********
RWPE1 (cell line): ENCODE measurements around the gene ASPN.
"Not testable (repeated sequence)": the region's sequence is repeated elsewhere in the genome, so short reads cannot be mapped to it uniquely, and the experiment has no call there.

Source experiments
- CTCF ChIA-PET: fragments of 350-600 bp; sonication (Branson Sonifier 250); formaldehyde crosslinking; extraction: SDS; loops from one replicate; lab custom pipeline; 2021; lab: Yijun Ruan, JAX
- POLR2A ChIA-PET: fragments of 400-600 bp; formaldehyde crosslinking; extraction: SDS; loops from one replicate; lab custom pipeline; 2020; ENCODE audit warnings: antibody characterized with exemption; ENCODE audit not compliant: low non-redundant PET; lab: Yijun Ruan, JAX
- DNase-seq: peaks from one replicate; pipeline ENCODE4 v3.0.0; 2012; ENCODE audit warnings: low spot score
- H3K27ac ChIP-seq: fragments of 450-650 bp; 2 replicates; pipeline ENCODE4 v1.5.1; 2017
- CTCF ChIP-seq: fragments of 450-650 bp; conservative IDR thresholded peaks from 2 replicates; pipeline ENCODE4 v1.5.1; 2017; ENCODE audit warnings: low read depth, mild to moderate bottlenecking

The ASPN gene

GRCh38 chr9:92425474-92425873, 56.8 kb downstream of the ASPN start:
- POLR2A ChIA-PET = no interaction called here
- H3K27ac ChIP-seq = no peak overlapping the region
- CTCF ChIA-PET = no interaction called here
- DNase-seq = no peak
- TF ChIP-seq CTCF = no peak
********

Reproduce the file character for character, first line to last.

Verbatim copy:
RWPE1 (cell line): ENCODE measurements around the gene ASPN.
"Not testable (repeated sequence)": the region's sequence is repeated elsewhere in the genome, so short reads cannot be mapped to it uniquely, and the experiment has no call there.

Source experiments
- CTCF ChIA-PET: fragments of 350-600 bp; sonication (Branson Sonifier 250); formaldehyde crosslinking; extraction: SDS; loops from one replicate; lab custom pipeline; 2021; lab: Yijun Ruan, JAX
- POLR2A ChIA-PET: fragments of 400-600 bp; formaldehyde crosslinking; extraction: SDS; loops from one replicate; lab custom pipeline; 2020; ENCODE audit warnings: antibody characterized with exemption; ENCODE audit not compliant: low non-redundant PET; lab: Yijun Ruan, JAX
- DNase-seq: peaks from one replicate; pipeline ENCODE4 v3.0.0; 2012; ENCODE audit warnings: low spot score
- H3K27ac ChIP-seq: fragments of 450-650 bp; 2 replicates; pipeline ENCODE4 v1.5.1; 2017
- CTCF ChIP-seq: fragments of 450-650 bp; conservative IDR thresholded peaks from 2 replicates; pipeline ENCODE4 v1.5.1; 2017; ENCODE audit warnings: low read depth, mild to moderate bottlenecking

The ASPN gene

GRCh38 chr9:92425474-92425873, 56.8 kb downstream of the ASPN start:
- POLR2A ChIA-PET = no interaction called here
- H3K27ac ChIP-seq = no peak overlapping the region
- CTCF ChIA-PET = no interaction called here
- DNase-seq = no peak
- TF ChIP-seq CTCF = no peak